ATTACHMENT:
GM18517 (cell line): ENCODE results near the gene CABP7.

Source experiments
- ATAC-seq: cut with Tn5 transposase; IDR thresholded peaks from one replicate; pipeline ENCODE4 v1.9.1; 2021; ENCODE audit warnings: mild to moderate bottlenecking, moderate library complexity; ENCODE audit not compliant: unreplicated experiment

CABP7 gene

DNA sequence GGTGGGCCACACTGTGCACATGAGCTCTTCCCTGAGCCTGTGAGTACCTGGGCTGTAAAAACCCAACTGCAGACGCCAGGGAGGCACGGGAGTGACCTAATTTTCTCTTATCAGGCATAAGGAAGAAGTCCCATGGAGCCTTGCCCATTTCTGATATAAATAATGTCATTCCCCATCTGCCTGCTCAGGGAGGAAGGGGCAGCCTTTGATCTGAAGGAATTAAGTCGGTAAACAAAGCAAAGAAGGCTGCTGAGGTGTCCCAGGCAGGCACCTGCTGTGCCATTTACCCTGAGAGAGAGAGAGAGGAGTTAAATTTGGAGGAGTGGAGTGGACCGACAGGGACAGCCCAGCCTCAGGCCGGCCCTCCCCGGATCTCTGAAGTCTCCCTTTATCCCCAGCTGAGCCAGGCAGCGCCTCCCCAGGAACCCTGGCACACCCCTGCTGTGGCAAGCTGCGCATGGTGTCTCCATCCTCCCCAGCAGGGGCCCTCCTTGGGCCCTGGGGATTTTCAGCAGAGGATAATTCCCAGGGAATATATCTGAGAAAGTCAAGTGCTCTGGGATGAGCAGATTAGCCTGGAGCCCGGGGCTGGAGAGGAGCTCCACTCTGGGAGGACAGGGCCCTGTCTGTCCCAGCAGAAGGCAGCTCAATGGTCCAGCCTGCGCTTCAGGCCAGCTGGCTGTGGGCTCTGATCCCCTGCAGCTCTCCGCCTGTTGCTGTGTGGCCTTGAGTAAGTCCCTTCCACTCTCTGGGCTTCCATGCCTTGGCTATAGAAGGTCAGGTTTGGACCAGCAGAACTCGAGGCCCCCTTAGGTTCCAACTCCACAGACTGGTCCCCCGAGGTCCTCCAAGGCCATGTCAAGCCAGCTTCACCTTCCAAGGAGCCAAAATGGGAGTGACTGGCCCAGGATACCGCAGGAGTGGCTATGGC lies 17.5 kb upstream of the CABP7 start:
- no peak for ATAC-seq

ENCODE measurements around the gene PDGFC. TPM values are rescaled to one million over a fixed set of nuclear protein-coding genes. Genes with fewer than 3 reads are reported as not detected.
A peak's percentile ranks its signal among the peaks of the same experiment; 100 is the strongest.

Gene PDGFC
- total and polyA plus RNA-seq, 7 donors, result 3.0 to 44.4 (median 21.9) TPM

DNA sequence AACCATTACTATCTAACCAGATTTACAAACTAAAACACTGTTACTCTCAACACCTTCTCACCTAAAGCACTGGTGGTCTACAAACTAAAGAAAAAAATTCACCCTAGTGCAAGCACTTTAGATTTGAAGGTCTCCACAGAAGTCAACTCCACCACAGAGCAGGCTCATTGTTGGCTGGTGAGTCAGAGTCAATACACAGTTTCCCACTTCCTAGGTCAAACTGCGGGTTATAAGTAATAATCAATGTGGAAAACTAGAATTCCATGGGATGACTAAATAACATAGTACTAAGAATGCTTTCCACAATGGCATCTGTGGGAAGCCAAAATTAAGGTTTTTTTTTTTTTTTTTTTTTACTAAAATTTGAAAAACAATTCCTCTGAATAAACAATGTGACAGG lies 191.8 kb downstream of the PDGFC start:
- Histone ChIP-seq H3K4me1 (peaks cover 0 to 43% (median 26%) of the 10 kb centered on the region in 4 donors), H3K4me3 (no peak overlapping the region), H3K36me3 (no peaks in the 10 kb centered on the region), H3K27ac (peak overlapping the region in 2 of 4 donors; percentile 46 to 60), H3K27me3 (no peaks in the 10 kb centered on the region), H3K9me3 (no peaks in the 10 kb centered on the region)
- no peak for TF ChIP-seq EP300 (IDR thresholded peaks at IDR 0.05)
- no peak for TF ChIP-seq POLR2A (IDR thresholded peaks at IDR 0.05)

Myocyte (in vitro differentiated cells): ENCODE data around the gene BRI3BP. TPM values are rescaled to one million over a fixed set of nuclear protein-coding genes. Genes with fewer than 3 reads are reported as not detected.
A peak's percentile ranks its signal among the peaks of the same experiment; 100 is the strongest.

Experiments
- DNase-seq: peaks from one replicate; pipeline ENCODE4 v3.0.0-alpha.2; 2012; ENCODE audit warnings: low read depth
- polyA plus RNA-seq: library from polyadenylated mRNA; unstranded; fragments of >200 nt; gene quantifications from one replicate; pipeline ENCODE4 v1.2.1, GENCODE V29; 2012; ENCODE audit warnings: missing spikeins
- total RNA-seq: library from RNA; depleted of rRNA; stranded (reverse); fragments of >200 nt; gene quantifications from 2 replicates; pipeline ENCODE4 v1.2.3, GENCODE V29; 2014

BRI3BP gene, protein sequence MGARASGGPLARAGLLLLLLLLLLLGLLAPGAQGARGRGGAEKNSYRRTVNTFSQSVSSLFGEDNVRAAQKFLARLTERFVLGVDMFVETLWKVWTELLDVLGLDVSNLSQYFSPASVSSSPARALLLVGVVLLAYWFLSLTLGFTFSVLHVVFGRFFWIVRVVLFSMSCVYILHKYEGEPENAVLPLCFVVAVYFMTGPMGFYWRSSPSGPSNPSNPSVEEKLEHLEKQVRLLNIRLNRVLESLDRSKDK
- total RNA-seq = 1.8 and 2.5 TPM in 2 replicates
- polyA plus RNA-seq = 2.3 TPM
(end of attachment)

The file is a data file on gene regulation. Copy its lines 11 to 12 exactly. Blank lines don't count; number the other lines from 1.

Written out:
DNA sequence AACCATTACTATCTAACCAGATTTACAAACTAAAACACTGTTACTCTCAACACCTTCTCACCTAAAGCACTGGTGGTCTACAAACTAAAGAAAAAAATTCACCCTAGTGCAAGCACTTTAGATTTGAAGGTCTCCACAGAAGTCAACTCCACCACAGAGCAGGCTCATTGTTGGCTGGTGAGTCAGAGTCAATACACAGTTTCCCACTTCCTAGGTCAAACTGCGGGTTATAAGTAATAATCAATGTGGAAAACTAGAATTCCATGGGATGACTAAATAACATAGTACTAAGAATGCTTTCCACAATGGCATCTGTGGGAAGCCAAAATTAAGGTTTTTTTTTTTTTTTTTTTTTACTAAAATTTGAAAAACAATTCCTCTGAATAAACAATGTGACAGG lies 191.8 kb downstream of the PDGFC start:
- Histone ChIP-seq H3K4me1 (peaks cover 0 to 43% (median 26%) of the 10 kb centered on the region in 4 donors), H3K4me3 (no peak overlapping the region), H3K36me3 (no peaks in the 10 kb centered on the region), H3K27ac (peak overlapping the region in 2 of 4 donors; percentile 46 to 60), H3K27me3 (no peaks in the 10 kb centered on the region), H3K9me3 (no peaks in the 10 kb centered on the region)